Suzanne Gordon Peters, beloved wife, mother, grandmother, sister and friend, died of complications from Parkinson’s disease on Nov. 13, 2013. Visitation with the family will be from 4 to 6 p.m. today, Nov. 20, at St. Thomas Aquinas Church in Ames with a prayer vigil to follow. A funeral mass will be at 10:30 a.m. Thursday, Nov. 21, at St. Thomas with private burial to follow.
Sue was born on Aug. 25, 1935, in Fremont, Neb., to Lyle and Dorothy (Craighead) Gordon. The family moved to Grinnell, then to Newton where she graduated from Newton Senior High School in 1953. She attended Iowa State Teachers’ College in Cedar Falls, graduating with a bachelor of arts degree in English in 1957.
Sue married Leo C. Peters on June 8, 1957, in Newton. The couple relocated from Cedar Falls to Ames in 1962, where they lived until 2011. She completed her coursework for a master’s degree in learning disabilities at Iowa State University and taught in the Ames school system for 13 years, first at Central Junior High and then at Ames Senior High. Sue was an active parishioner at St. Thomas Aquinas Catholic Church in Ames where she served as a lector and Eucharistic minister as well as member of the parish council, chair of the parish council, and director of religious education. She was also active in Camp Fire, serving as a leader and writing a book on the history of Camp Fire in Ames.
Sue lived her life with an energy that belied the fact that while working and volunteering, she was also raising her nine children. Fueled by bottomless cups of hot tea, the cold remnants of which could almost always be found in the microwave and on most flat surfaces in the house, she began every day at an indecently early hour by jogging through the neighborhood, doing a crossword puzzle or making scrambled eggs and pancakes for the cat. Sue spent much of her downtime in her signature pink fuzzy bathrobe, the pockets of which were stuffed with Peanut M&M’s she’d only begrudgingly share with others. Sue played the viola throughout college, and continued to do so sporadically with the church and at home. She was a self-taught guitar player and singer, whose repertoire was mostly sixties and seventies folk music. Sue’s children came to know and were encouraged to sing along to most of the Beatles’ and Simon and Garfunkle’s song catalogs. She appreciated artists from Itzak Pearlman and Yo Yo Ma to Ray Charles, John Denver and the Rolling Stones. Sue claimed that the first concert she attended upon moving to Ames was the Grateful Dead in Bandshell Park.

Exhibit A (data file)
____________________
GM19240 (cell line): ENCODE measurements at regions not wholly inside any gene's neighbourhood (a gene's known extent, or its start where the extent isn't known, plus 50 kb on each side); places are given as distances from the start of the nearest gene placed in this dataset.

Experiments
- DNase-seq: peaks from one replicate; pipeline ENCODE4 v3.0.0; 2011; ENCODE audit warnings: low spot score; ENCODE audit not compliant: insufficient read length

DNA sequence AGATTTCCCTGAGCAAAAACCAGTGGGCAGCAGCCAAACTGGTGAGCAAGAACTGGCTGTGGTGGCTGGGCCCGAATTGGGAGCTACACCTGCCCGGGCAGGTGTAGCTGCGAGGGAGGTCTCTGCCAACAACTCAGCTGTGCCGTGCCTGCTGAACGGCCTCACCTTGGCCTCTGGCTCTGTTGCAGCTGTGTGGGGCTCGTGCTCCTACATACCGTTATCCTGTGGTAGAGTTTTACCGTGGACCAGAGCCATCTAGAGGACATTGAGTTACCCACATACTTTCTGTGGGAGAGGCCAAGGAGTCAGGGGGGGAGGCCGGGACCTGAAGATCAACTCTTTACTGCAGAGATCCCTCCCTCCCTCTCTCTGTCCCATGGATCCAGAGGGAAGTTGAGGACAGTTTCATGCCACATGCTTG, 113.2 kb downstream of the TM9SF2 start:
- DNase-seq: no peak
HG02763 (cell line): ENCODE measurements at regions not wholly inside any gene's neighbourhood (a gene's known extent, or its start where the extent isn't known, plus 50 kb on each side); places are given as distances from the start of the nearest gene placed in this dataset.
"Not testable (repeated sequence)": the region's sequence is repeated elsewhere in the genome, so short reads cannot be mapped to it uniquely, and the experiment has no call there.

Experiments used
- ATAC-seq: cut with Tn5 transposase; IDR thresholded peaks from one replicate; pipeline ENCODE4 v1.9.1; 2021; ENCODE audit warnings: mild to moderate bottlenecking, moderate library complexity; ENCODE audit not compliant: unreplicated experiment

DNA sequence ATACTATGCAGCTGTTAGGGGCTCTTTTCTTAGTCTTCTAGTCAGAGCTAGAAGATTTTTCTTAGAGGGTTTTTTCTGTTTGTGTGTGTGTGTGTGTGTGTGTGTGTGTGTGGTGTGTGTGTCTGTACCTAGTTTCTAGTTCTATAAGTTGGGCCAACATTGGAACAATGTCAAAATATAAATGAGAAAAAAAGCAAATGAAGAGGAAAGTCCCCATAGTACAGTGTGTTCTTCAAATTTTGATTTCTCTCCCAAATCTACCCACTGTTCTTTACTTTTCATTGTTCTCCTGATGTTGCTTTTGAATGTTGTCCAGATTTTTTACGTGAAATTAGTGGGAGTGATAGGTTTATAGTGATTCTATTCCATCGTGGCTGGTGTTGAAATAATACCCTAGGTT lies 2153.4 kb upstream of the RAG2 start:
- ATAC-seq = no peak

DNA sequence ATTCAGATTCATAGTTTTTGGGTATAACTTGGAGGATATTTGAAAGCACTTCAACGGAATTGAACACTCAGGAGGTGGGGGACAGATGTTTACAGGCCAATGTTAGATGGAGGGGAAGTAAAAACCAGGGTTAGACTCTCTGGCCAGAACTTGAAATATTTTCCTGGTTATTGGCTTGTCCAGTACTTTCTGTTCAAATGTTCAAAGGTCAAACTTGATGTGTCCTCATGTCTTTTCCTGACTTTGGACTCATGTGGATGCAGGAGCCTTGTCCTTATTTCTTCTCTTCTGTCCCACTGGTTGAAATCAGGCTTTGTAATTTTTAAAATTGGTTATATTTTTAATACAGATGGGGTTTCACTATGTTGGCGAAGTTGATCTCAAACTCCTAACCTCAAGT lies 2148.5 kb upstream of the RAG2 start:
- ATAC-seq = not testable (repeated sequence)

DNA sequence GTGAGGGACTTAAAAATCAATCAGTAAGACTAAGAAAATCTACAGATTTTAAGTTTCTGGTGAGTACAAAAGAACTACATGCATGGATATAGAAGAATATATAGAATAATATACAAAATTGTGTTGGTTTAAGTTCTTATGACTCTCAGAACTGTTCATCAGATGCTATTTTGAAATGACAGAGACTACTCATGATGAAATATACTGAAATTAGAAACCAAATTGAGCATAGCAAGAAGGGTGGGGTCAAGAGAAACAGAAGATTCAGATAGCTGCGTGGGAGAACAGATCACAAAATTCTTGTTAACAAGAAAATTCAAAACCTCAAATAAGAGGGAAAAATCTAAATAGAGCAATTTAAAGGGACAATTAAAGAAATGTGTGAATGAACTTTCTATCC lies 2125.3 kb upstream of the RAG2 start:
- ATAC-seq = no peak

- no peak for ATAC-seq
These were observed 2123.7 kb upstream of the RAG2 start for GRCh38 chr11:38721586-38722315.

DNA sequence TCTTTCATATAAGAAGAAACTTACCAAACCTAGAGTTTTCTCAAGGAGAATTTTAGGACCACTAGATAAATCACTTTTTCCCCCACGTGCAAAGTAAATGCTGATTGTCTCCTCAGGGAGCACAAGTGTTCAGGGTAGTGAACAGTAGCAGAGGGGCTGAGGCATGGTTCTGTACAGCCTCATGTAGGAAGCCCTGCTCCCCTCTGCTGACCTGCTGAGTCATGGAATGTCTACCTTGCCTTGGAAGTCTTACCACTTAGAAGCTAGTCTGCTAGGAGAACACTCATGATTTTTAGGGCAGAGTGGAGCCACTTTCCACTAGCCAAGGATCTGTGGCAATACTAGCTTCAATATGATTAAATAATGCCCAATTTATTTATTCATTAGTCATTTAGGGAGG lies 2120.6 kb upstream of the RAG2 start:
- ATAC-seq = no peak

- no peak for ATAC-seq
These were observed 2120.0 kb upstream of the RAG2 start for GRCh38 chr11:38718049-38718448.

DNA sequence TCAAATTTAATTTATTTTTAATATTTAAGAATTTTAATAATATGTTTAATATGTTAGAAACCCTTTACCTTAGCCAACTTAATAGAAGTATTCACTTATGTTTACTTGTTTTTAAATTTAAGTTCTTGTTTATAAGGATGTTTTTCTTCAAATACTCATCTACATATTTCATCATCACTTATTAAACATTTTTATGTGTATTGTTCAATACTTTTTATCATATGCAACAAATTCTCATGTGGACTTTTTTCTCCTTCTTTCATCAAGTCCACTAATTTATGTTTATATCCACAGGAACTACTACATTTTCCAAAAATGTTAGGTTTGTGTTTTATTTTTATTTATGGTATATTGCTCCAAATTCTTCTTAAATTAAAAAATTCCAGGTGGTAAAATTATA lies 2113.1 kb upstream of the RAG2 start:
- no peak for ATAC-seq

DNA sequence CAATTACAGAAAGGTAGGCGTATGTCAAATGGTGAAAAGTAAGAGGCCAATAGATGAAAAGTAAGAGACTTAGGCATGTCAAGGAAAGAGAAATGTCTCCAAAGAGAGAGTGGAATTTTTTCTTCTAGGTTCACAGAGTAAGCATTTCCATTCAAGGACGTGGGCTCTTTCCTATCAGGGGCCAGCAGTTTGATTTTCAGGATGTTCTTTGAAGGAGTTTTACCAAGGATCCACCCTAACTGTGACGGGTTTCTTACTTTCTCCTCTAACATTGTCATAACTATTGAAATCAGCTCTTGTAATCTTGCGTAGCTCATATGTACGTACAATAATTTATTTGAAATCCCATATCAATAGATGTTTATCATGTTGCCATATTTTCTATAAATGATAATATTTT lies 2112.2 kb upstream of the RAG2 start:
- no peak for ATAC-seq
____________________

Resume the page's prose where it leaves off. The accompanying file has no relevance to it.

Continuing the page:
While much of her time was consumed by her children and home life, Sue found time to pursue her own interests. She loved reading, biking, running, tennis and almost any other activity she could do outdoors. Her summer vegetable gardens were always prolific. Sue made a fantastic potato salad from scratch and was known for her incredible pumpkin bread and pie, which she deemed nutritionally sound enough for breakfast before school as long as it included a serving of dairy provided by the addition of Cool Whip.